But Beautiful Darling provides such a moving, complex and long needed portrait of her and a glimpse of her magic and beauty that it's hard not to fall in love with Candy all over again. Most contemporary highly-paid actresses seem boring, flat and generic by comparison. As usual, America has a problem truly recognizing its most unique and special artists. Invariably, like Candy, they are beacons for the fantasies and assumptions of others, not valued for their own reality.



Sunday, June 20, 2010

Paulista: Modern Romance without the Samba

Note: this is another review of "trans-themed" film from the Frameline 34 Film Festival in San Francisco.

Justine and Marina: getting to know you
before we fuck each other's brains out


Paulista
(original title: Quanto Dura o Amor?) is both one of the largest thoroughfares in Sao Paulo and a slang term for natives from that very urban metropolis. Marina arrives from the burbs wanting to be an actress. She shares an apartment in a high rise with her sometime boyfriend's former roommate, Suzana, an attorney. Also in the building is schlubby Jay, a poet who meets the newcomer on her second day in the city, and takes her to a bar/music club. Unfortunately for Jay, Marina only has eyes for the charismatic (and very likely bat-shit crazy) Justine, a tall, moody singer (who sings a great cover of Radiohead's High & Dry... there is no samba in this film). Marina and Justine are soon involved and you suspect this relationship is too charged to last long. Meanwhile, the respectable attorney Suzana is approached by another attorney, Gil, and they connect over sushi and talk of karate and cats. Finally, Jay is hopelessly smitten with prostitute Michelle, not quite getting that she's strictly in it for the money.

Jay pining while his sexworker/love
Michelle watches the clock


Don't expect Sex and the City 3
Director Roberto Moreira beautifully wraps these three stories effortlessly around one another, using the crushingly packed city as a character. Disruptions appear when Nuno, a handsome slick hipster owner of the club where Justine performs and who is a still-sometime rough sex lover of Justine's and warns Marina about Justine's instability. Needless to say, all of these relationships go through their own ups, glories and eventual meltdowns since, as the title asks in Portuguese, how long does the love last? Brazilians aren't big on optimism or happy endings and, despite the sexiness, fun and charge which floats most of Paulista, this isn't your typical U.S. feel good chick flick.


Suzana and Gil: Lawyers in Love?

A character who is trans not a trans character
For purposes of this blog, Suzana's character and relationship are most pertinent since she's a somewhat unique character in the history of trans women in cinema. As played by actress Maria Clara Spinelli (who is also a trans woman) the character is only incidentally about being trans. As the director stated, "[It's a paradox] the fact is that she's a transsexual, but she's the most conservative one in the film. People assume that she would be the flamboyant, overly sexual one, and it is not so." He also pointed out:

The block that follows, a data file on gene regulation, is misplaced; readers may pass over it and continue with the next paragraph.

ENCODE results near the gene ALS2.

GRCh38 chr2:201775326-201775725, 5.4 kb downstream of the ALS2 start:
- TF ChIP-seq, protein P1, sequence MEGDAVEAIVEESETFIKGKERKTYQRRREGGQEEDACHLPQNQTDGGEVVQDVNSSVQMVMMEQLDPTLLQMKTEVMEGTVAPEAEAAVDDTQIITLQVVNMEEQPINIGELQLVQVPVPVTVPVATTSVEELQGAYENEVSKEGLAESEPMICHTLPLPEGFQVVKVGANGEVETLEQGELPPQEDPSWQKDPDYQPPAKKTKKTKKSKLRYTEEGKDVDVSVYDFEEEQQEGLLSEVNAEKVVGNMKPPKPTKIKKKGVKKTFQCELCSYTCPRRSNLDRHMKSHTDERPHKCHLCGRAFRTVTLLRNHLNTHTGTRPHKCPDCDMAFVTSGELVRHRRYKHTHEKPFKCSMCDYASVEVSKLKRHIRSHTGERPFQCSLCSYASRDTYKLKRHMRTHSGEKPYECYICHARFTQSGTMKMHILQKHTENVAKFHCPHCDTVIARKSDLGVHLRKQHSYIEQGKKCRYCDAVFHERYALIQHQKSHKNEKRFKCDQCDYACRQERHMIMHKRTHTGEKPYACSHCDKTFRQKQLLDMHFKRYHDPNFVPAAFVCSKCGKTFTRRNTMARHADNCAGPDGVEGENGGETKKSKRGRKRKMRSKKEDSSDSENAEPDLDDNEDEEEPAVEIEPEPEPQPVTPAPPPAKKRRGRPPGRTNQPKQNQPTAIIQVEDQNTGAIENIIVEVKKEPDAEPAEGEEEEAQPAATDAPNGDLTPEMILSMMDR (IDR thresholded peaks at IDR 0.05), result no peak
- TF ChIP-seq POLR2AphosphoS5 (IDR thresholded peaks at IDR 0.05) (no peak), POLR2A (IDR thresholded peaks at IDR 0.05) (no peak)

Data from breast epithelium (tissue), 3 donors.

There is a transsexual, but this is not focused on should she get the [gender reassignment] surgery or not. For the lesbian character, it's not a coming out story. We are beyond that. This a story of ‘how do I live? How do I love?' Those are universal themes that everyone can relate to.”
In other words, she's trans, it's not a big deal, get over it. Suzana is basically the older sister of the household, needing to remind the not-especially-mature Marina not to smoke inside or to leave a big mess when having wild sex with Justine. Suzana is pretty much living in stealth with the exception of her downstairs neighbor. Yes, eventually the relationship comes down to, "when do I tell Gil about my history."


Maria at the Hollywood Brazilian Film Festival in LA

Award Winner first time out
Considering this is the 26-year old Spinelli's first film, she gives an amazingly assured, measured and low-key performance (she won "best actress" at the Paulinea Film Festival, Sao Paulo's largest). I hope she gets a chance to act in other films which don't revolve around her being trans. Many trans actresses in European films have gotten their one shot, only to be marginalized again after their film has made the rounds. All the actors in this film are excellent, especially Silvia Lourenço as Marina and grammy winning singer Danni Carlos as the unstable Justine. Fábio Herford deserves special mention as the neurotic and obsessed Jay, who tries to give his book of poetry to a hooker in hopes she'll have a real relationship with him.


Sao Paulo: 11 million naked stories
in the concrete city

Trans = no biggie
Suzana's trans issues of stealth and disclosure are nothing new for films, but they're handled with such a lack of any sensationalism that they take a back seat to Justine's issues (who is, interestingly, a tall, outrageous, be-wigged, messed up and very sexual cis woman... an interesting twist for a film with a trans character). At one point in the film, Suzana shows photos of herself as a boy (actual shots of Spinelli when young), but it's not done as a "reveal scene" more with ironic detachment and wistfulness for a sweet, loved little child who is long gone but still in her heart. At no point is her womanhood made an issue in the film, which greatly differentiates it from virtually every other North American film about trans women.

As with the other characters, she survives in the overwhelming concrete ugliness of Sao Paulo which, like New York, is no beauty but sizzles with excitement, swarming humanity and possibility. It's a very un-cliched view of cities, multicultural societies and trans womanhood in a way which seems both so foreign to American mainstream filmmakers and extremely refreshing.

Saturday, June 19, 2010